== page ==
Update: Wheat Condition in the Panhandle
March 6, 2009
|The March 20 CropWatch will include a fuller update on wheat green-up and condition in western Nebraska.|
Wheat in the Panhandle is greening up after going through one of the thousand deaths it suffers before harvest (see February 11 CropWatch story, Winter Tough on Panhandle Wheat; Quick Action Needed if Reseeding). A little growth will help with potential blowing yet this winter or early spring, but we don't want too much growth just yet — temperatures in the low teens are predicted for next week as winter returns for a few days.
The extent of damage from high winds and the dry, warm weather is not yet known, but these conditions may have forced the plant to sluff off some of the tillers. The high winds pretty much ended by mid January but soil drifts remain in areas to remind us of the intensity. Compounding the situation is the lack of moisture in some areas. Since mid January we've had some snow, but the average precipitation in the last 90 days is still have of normal. Wheat on summer fallow ground should have decent water for the spring, but will need rain to make grain. Wheat seeded after a 2008 summer crop may struggle if it doesn't get rain in the next few weeks.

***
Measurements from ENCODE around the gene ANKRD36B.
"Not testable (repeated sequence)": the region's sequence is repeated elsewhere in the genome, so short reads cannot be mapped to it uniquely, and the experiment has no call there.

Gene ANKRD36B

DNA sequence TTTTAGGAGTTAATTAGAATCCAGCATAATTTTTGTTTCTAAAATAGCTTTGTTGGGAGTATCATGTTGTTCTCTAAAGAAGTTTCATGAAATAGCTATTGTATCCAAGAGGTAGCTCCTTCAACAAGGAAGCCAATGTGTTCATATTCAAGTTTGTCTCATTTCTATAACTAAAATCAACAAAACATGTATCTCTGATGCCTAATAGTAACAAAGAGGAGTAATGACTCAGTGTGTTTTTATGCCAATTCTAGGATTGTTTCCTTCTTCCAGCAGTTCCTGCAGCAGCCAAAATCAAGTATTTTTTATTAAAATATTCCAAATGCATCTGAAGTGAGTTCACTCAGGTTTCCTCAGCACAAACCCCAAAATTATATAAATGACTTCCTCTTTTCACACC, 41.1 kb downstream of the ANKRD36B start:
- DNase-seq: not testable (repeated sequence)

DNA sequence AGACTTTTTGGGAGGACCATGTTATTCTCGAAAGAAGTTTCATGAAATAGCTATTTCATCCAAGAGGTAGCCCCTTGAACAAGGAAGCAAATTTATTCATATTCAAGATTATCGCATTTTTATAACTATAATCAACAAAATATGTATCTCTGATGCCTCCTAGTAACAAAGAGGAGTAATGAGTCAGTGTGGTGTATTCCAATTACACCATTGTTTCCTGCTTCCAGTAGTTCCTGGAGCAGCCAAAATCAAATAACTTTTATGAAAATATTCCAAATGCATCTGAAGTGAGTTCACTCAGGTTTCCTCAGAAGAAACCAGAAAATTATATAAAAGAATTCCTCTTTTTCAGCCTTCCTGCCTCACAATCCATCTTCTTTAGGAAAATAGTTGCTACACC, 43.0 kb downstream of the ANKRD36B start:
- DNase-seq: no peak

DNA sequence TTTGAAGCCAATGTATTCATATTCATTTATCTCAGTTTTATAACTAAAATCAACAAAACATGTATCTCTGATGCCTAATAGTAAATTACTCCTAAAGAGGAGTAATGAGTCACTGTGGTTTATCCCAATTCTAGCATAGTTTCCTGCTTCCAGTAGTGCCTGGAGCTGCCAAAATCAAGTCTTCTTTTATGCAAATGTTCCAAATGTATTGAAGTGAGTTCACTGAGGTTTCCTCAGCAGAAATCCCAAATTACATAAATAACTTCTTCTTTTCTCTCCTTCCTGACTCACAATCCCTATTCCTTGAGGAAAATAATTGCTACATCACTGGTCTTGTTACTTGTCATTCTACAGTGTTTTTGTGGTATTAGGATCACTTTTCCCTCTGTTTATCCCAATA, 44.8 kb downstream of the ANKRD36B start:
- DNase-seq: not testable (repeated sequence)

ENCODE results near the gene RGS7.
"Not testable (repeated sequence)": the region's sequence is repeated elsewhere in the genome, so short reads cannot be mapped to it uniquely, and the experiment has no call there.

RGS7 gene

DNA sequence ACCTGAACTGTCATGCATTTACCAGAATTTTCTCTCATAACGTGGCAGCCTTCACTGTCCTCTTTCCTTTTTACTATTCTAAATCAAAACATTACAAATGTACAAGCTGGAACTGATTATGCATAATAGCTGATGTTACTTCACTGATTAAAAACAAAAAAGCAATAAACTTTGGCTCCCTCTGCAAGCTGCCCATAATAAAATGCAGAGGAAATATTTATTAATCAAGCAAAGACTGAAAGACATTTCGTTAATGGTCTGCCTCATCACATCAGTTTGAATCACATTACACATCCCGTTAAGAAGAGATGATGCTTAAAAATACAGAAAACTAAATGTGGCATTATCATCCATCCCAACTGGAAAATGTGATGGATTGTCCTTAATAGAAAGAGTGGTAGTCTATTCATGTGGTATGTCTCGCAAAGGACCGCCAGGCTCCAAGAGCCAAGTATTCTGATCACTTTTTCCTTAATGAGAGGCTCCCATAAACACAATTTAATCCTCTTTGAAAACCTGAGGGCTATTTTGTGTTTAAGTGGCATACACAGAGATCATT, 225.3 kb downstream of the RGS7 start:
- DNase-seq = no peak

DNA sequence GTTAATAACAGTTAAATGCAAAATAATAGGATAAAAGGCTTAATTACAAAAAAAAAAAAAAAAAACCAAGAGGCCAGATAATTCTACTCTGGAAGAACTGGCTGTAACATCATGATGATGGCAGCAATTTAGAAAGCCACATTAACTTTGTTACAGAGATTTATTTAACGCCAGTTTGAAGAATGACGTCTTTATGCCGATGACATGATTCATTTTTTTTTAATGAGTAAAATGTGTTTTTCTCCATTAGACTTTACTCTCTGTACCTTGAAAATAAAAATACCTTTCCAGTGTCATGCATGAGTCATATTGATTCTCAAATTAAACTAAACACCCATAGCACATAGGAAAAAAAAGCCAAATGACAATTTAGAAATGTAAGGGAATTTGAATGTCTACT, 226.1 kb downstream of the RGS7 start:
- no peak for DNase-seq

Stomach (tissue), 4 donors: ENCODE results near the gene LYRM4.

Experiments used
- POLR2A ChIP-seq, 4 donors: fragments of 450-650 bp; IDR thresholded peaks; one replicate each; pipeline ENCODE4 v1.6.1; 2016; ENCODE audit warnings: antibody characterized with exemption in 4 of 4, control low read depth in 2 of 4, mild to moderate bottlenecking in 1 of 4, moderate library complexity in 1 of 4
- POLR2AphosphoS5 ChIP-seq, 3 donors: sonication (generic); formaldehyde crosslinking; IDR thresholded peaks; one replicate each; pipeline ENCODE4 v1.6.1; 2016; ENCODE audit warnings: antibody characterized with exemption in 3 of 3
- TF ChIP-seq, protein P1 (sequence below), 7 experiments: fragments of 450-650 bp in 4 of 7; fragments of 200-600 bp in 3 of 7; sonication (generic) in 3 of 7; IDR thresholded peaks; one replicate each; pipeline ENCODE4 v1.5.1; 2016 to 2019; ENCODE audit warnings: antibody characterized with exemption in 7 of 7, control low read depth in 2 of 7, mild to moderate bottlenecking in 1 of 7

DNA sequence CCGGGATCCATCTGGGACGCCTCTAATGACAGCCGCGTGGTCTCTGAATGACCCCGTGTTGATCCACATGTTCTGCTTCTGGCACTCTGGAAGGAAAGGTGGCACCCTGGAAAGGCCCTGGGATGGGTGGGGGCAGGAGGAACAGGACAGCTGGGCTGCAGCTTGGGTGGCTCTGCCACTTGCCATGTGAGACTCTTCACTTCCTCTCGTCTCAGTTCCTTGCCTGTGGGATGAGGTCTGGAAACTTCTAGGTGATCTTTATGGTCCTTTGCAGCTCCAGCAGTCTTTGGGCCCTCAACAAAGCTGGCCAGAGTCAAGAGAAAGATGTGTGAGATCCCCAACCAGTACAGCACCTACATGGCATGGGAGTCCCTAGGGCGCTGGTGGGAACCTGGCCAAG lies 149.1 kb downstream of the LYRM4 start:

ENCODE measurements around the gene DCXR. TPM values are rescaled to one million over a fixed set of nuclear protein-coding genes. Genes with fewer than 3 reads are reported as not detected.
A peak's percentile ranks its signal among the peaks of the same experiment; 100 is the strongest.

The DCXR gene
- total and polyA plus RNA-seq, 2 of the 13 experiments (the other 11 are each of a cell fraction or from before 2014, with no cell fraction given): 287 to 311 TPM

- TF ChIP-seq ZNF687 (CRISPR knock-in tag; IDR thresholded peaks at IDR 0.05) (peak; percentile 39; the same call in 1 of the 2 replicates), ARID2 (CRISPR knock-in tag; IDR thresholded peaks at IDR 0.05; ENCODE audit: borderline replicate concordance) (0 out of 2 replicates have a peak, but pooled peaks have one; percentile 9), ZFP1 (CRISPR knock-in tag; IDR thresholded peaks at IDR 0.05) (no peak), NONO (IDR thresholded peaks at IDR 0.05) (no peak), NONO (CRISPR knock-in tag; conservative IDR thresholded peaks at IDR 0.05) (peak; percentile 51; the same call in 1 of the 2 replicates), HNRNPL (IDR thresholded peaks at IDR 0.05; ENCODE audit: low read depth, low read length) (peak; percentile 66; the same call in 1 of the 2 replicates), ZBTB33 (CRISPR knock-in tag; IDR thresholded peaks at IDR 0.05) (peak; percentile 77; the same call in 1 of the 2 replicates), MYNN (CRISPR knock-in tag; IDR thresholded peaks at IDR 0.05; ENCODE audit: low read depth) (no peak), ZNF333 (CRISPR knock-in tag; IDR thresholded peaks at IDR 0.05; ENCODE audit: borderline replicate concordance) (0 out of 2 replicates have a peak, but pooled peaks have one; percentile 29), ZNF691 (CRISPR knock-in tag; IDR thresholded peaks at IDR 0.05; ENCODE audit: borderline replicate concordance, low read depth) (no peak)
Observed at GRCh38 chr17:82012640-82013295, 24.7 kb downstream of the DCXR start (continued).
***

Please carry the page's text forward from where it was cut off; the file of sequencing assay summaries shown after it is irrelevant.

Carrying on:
Growers will need to determine how to manage the highly eroded areas since it's too late to plant winter wheat, and will need to consider the economics of crop inputs for a reduced yield and the need to monitor potential weed increases in thin wheat stands. (Some growers have said they may reduce or eliminate spring fertilizer.)
Extension Educator, Box Butte County
Extension Dryland Crops Specialist, Panhandle REC